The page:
Tuesday, August 27, 2013

Red Hands Black Feet and Iconoplasty @ the Crux; Icarus the Owl and a.k.a. Belle @ the Red Room (8/11/13)

It's no secret that I'm a big fan of Red Hands Black Feet.  Indeed, I've probably written more about them than any other band.  So of course I was gonna see them at the kickoff show for their and Iconoplasty's West Coast Tour.

Sidenote: They've been on tour for a couple of weeks now.  It's gone pretty well overall, but it's also had some hardships and difficulties.

I counted twenty-three people when I got to the Crux.  When Red Hands Black Feet played, I counted about seventy.  A very respectable crowd.

Iconoplasty opened the show.  Josh Gross certainly sounded raring to go: his guitar playing was sharp, his layering of riffs, licks and beats was precise and confident and his transitions between passages were smoother than ever.  It might have been nice if he'd stretched the individual passages out a little more, but then again, the quick change-ups were a good way of keeping people on their toes.  Figuratively, anyway--no one danced, but most everyone watched the stage.

This set featured a booming cameo from Jessica Johnson and a brief section where Gross invited people to say what they thought of the music.  Three people did so.

Jake Myers: "I like it!"

Dillon from San Francisco: "Although I like your music, it makes me feel like a I'm in a Beverly Hills nightmare."

Eric Gilbert: "More rock, less talk."

After Iconoplasty finished, I headed over to the Red Room.  Heather Roberts's Ten Gallon Cat had set up an intriguing bill featuring a.k.a. Belle and Portland rock band Icarus the Owl (she's actually been setting up quite a few interesting shows lately).  I can't lie, though: part of what attracted me to this show was the chance to see Roberts and the Fiddle Junkies' Austin Clark as Bette and Yvette, a.k.a. Belle's two "dancers."

a.k.a. Belle played first and sounded as strong and swinging as ever.  Chris Galli and Louis McFarland's smooth, assured grooves carried along Sam Merrick's screeching guitar and Catherine Merrick's warm, lovely voice.  Once again, it occurred to me that the touch of jazz in this group's sound helps make it a bit sexier than your average Americana act's.  This set featured a brooding new number entitled "Crooked Path" and a clever little quotation from "Like a Hurricane."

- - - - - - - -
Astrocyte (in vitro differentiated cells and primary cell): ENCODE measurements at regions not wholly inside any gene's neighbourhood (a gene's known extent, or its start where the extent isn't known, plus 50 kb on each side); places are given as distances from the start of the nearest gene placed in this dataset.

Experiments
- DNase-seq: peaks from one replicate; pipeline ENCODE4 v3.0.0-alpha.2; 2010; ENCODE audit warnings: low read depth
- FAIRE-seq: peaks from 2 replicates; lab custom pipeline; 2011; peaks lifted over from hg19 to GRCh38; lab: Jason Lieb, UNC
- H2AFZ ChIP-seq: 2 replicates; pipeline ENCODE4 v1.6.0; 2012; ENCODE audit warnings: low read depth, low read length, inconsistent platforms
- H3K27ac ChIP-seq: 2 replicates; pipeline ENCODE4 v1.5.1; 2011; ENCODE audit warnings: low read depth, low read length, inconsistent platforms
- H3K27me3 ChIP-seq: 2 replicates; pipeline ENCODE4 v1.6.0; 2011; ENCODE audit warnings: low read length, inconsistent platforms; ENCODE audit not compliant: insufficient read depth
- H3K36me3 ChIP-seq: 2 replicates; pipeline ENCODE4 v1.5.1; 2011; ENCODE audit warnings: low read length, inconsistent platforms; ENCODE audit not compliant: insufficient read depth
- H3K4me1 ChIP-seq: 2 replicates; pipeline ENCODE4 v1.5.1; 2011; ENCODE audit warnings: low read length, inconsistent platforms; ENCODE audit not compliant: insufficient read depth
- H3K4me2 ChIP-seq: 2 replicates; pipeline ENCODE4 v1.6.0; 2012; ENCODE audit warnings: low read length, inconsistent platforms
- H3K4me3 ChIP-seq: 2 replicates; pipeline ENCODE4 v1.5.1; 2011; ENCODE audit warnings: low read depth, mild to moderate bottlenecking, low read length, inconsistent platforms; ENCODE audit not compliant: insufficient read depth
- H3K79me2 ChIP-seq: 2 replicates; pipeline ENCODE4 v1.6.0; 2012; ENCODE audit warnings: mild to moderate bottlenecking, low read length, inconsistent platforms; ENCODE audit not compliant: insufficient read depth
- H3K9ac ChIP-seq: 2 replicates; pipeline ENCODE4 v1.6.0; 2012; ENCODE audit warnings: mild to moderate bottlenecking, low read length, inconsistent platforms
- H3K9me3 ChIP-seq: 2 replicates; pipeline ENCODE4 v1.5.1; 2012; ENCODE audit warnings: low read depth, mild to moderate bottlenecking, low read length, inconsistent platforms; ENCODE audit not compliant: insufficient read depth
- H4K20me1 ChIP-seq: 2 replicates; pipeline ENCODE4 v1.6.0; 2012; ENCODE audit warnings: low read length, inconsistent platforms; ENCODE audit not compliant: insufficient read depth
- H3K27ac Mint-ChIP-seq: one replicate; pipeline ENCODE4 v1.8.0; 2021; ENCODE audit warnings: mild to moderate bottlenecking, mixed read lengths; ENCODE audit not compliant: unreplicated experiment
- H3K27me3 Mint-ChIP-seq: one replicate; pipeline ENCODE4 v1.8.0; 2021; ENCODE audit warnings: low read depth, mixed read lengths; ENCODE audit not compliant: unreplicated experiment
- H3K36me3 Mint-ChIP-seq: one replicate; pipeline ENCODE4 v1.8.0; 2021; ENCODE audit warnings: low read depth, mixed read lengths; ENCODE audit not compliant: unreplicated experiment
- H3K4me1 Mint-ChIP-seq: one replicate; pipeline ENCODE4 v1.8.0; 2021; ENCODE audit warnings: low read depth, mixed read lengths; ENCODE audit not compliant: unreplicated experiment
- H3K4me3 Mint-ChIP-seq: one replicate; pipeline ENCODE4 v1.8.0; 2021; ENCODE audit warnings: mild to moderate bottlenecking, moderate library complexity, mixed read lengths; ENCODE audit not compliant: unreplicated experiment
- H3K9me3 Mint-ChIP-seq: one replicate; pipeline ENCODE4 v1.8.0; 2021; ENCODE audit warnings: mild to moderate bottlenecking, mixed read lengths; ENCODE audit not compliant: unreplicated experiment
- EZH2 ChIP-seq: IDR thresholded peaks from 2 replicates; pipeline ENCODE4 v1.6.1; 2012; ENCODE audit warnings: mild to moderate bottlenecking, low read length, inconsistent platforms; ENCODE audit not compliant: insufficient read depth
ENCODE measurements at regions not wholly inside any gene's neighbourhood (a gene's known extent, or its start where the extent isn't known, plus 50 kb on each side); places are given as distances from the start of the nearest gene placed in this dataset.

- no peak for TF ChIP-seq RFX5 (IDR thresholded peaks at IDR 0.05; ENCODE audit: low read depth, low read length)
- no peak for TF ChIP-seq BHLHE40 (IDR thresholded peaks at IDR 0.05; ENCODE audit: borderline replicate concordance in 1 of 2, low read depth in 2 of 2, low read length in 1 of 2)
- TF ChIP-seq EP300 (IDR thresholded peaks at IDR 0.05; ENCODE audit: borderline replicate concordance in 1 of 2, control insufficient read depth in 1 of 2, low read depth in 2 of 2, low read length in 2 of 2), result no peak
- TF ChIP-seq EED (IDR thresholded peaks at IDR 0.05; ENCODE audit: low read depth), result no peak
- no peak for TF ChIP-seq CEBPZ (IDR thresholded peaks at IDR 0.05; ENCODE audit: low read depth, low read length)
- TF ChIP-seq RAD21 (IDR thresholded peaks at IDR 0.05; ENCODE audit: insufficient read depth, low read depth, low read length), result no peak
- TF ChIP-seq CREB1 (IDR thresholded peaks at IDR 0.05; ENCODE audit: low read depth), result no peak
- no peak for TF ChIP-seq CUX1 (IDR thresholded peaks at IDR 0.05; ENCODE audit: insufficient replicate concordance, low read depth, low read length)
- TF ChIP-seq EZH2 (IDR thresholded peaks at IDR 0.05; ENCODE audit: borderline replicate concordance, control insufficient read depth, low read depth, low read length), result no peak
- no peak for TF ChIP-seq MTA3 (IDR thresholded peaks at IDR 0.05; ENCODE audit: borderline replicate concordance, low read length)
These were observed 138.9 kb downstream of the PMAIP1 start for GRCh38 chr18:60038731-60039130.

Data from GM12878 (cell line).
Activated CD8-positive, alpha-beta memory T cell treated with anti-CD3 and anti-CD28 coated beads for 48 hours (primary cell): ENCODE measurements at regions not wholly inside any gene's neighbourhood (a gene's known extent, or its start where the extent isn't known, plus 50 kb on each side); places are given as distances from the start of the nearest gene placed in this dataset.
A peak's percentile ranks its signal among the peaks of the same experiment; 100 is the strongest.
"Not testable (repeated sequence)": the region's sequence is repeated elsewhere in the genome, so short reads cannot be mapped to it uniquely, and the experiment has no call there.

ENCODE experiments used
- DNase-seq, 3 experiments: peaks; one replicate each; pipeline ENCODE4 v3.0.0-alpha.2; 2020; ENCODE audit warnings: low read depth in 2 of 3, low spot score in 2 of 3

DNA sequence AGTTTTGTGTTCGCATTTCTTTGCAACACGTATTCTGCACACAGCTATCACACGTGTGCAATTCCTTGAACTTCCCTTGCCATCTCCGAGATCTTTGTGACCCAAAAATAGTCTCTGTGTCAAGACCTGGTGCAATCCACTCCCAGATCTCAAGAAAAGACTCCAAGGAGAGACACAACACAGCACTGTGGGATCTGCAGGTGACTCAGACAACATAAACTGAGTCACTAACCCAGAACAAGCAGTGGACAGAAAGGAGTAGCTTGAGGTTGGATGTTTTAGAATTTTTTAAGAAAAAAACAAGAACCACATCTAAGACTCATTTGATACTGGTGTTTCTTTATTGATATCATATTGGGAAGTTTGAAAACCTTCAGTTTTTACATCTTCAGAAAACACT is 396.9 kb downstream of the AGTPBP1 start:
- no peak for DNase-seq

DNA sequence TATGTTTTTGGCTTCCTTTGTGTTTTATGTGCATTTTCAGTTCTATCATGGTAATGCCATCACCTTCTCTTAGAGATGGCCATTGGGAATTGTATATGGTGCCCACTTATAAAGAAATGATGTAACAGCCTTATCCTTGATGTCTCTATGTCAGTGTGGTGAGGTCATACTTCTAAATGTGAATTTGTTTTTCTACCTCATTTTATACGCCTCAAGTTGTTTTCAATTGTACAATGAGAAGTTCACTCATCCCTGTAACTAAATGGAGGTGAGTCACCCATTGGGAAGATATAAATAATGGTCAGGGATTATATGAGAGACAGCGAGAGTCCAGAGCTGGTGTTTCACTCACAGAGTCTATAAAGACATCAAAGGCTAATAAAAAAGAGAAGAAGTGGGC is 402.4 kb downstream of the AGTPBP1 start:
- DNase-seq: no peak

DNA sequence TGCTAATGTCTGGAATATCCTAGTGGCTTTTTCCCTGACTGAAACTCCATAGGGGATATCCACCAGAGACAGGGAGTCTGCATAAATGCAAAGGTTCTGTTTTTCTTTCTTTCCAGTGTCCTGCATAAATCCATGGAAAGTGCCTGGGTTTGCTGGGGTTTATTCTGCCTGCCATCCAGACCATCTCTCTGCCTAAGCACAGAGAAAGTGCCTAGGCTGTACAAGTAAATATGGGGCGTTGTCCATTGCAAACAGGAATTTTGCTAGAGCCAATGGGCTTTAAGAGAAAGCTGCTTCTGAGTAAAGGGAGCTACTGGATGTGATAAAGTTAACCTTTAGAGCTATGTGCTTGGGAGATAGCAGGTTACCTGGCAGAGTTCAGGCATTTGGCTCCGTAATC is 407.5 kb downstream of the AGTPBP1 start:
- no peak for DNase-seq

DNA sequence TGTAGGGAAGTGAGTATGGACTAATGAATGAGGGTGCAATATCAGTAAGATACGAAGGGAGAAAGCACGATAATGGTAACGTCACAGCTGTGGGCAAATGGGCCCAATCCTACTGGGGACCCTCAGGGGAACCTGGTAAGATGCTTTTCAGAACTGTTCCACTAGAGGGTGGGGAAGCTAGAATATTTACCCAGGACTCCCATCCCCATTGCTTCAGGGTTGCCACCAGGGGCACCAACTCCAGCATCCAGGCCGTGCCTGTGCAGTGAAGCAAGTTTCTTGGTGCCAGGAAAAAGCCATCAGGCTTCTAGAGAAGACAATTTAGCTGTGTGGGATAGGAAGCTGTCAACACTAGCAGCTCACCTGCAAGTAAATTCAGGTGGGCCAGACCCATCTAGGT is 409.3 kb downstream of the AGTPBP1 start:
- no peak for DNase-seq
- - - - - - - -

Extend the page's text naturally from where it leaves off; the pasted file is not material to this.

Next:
And yes, this was about as awesome as I'd hoped.

Icarus the Owl played soon after a.k.a. Belle.  The slight emo whine to Joey Rubenstein's vocals was counterbalanced by the band's rippling guitar licks and angular, disorienting tempos.  Conversely, the emo elements of the music helped keep the math-rock stuff from feeling too arch.  Sharp as a razor and chops to spare but not so's they'd brag about it.  Good stuff.

I would've liked to have stayed for Icarus the Owl's whole set, but I wanted to get back to the Crux in time for Red Hands Black Feet's set.  Walking over, I could hear them from a block away.

Red Hands Black Feet sounded more than ready to hit the road as well.  The material from their upcoming EP sounded as roiling, majestic and achingly beautiful as their older stuff.  The crowd did the expected whooping and nodding to the beat.  During one lyrical guitar intro, Jessica Johnson jumped offstage to hug people in the audience.  Then she got back behind her drum kit and bashed away.

You can find info on these acts on Facebook and elsewhere online.  Special thanks to Heather Roberts and Ten Gallon Cat.  And in case you didn't click on the link earlier, go here to learn how you can help Red Hands Black Feet get out of the red.

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